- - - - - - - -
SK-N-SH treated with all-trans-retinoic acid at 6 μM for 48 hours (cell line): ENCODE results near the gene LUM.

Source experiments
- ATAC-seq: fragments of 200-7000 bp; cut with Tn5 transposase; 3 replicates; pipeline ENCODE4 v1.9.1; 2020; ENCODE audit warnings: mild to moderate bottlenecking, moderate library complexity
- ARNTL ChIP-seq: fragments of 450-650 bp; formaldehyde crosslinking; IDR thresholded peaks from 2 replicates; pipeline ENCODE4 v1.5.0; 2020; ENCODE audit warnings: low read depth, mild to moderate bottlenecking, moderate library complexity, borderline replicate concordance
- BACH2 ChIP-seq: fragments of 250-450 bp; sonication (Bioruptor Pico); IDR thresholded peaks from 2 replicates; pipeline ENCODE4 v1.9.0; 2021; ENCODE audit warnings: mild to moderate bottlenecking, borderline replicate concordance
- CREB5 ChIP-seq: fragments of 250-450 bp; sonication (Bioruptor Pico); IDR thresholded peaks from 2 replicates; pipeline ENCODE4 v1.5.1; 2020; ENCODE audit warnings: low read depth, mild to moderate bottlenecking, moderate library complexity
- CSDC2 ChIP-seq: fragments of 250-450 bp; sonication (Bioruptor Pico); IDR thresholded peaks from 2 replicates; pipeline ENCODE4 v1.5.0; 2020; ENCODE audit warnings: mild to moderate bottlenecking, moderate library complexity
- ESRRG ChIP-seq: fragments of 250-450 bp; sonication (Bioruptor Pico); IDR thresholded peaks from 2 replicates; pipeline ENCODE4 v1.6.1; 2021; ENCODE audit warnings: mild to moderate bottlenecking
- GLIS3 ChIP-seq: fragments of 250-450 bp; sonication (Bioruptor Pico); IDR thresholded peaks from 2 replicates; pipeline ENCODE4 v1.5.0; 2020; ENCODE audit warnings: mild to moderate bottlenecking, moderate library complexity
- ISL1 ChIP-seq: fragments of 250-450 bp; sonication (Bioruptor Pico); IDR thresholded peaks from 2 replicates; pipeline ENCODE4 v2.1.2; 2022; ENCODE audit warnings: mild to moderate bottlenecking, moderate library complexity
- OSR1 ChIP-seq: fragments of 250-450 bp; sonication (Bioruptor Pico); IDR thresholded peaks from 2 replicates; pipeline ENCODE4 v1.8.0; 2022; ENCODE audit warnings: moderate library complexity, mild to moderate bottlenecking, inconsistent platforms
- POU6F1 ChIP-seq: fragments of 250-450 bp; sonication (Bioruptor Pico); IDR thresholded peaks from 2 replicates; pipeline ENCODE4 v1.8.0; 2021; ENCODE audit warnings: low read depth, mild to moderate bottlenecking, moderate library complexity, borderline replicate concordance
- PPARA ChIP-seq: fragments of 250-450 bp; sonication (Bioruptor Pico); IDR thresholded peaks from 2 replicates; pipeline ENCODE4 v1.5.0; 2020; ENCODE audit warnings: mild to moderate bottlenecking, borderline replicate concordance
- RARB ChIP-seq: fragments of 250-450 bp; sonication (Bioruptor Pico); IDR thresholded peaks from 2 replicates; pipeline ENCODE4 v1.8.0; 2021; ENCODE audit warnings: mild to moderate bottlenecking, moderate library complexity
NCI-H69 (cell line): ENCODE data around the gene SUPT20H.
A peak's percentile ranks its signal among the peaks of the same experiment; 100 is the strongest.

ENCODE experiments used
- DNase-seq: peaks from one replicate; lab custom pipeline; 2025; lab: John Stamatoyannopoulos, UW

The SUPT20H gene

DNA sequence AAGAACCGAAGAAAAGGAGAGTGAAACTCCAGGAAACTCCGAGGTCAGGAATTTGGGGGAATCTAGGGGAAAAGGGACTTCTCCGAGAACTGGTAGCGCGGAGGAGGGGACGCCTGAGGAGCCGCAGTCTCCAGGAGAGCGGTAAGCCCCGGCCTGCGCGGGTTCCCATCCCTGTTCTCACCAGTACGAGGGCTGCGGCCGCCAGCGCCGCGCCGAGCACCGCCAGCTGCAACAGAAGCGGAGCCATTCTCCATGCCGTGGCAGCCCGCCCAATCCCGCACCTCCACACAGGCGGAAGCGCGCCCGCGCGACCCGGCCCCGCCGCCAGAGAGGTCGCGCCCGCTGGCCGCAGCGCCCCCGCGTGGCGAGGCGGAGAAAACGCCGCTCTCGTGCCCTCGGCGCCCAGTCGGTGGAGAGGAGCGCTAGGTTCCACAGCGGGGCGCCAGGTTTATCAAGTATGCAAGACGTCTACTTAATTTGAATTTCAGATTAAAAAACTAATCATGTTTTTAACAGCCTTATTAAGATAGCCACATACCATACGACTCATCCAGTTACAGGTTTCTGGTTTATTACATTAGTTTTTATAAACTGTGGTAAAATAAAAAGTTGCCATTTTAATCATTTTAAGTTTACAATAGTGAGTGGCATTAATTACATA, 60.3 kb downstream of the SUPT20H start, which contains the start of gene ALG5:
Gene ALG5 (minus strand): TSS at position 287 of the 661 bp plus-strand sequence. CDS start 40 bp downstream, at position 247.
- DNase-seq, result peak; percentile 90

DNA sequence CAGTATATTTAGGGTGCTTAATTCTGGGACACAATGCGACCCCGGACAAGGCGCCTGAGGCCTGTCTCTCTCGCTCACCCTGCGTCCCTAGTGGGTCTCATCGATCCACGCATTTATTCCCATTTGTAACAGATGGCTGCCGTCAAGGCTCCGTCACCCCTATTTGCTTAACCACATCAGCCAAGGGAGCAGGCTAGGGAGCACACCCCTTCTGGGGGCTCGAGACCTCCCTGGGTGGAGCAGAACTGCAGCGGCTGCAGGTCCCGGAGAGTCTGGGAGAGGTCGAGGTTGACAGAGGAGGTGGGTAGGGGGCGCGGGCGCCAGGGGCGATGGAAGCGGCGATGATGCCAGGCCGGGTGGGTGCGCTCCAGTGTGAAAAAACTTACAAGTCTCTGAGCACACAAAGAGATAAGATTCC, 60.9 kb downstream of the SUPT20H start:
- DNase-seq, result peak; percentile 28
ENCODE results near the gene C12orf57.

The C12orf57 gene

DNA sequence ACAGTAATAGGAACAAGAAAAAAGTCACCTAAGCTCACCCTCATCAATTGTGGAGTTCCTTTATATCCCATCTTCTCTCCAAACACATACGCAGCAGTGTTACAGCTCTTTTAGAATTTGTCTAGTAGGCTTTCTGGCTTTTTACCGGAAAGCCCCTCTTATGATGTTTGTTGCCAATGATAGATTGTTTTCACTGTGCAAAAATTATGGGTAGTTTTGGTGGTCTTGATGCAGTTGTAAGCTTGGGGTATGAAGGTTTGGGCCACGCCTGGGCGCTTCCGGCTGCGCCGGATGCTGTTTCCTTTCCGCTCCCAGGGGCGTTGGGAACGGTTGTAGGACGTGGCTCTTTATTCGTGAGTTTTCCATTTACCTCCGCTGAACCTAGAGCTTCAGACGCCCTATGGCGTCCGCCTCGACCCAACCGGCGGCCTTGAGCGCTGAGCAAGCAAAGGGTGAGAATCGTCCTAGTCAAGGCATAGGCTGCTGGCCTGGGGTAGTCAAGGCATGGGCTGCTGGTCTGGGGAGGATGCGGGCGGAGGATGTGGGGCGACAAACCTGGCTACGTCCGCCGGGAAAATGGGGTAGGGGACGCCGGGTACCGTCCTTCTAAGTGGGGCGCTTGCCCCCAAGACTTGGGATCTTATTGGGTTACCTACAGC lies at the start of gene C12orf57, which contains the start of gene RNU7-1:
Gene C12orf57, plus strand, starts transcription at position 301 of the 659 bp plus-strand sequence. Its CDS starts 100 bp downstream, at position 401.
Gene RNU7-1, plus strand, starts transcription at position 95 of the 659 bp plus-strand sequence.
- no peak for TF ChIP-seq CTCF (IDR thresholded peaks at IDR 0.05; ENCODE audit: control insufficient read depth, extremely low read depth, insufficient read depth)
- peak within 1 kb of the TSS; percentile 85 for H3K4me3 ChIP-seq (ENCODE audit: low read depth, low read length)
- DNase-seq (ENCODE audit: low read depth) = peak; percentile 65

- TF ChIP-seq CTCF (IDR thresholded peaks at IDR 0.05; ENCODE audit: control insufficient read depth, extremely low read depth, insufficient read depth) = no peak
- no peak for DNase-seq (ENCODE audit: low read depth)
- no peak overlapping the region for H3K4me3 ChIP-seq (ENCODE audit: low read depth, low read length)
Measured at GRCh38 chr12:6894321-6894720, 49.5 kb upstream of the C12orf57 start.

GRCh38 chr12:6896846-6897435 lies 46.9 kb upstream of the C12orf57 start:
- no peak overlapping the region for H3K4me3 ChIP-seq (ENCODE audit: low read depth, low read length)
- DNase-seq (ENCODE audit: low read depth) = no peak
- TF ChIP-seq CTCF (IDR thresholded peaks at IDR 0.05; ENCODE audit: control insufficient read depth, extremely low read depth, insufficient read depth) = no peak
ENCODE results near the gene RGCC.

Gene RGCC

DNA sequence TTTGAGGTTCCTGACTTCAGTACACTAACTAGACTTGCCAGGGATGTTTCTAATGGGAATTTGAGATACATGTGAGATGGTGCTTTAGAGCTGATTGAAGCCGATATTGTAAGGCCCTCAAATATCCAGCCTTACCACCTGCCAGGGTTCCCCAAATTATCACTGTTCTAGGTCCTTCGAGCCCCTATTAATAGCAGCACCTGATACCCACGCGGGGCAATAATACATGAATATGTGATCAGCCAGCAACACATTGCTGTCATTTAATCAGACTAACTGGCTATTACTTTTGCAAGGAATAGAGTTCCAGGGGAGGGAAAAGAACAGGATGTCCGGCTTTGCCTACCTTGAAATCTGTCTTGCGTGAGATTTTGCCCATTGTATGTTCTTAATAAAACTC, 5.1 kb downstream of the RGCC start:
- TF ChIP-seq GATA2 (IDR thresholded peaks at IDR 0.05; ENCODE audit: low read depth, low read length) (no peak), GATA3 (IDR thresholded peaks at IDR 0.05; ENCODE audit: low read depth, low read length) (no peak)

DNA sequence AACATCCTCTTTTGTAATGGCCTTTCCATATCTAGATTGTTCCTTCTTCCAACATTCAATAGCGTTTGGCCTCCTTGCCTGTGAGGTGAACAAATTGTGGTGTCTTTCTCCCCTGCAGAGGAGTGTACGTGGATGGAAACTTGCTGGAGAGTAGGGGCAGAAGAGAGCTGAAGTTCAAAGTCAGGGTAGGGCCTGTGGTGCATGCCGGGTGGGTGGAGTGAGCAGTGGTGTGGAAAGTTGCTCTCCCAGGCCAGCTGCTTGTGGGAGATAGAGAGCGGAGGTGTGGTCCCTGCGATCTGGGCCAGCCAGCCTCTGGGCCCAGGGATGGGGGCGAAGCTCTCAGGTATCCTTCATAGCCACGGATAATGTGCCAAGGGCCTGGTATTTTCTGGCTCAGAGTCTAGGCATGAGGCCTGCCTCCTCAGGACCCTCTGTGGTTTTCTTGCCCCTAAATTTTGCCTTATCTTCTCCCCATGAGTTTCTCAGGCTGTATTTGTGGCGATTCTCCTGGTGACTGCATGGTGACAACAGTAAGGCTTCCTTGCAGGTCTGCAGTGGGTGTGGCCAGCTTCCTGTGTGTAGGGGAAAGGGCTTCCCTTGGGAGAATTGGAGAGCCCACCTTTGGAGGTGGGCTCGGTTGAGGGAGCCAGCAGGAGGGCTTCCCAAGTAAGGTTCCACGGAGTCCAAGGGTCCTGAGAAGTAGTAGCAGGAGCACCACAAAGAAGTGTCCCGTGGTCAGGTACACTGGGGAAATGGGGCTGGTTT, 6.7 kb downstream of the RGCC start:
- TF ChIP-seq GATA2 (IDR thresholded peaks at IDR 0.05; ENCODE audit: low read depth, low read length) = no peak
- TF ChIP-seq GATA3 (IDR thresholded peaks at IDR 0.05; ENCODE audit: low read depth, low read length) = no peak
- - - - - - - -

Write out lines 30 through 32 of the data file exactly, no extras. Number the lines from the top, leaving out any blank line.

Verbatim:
- no peak for TF ChIP-seq CTCF (IDR thresholded peaks at IDR 0.05; ENCODE audit: control insufficient read depth, extremely low read depth, insufficient read depth)
- peak within 1 kb of the TSS; percentile 85 for H3K4me3 ChIP-seq (ENCODE audit: low read depth, low read length)
- DNase-seq (ENCODE audit: low read depth) = peak; percentile 65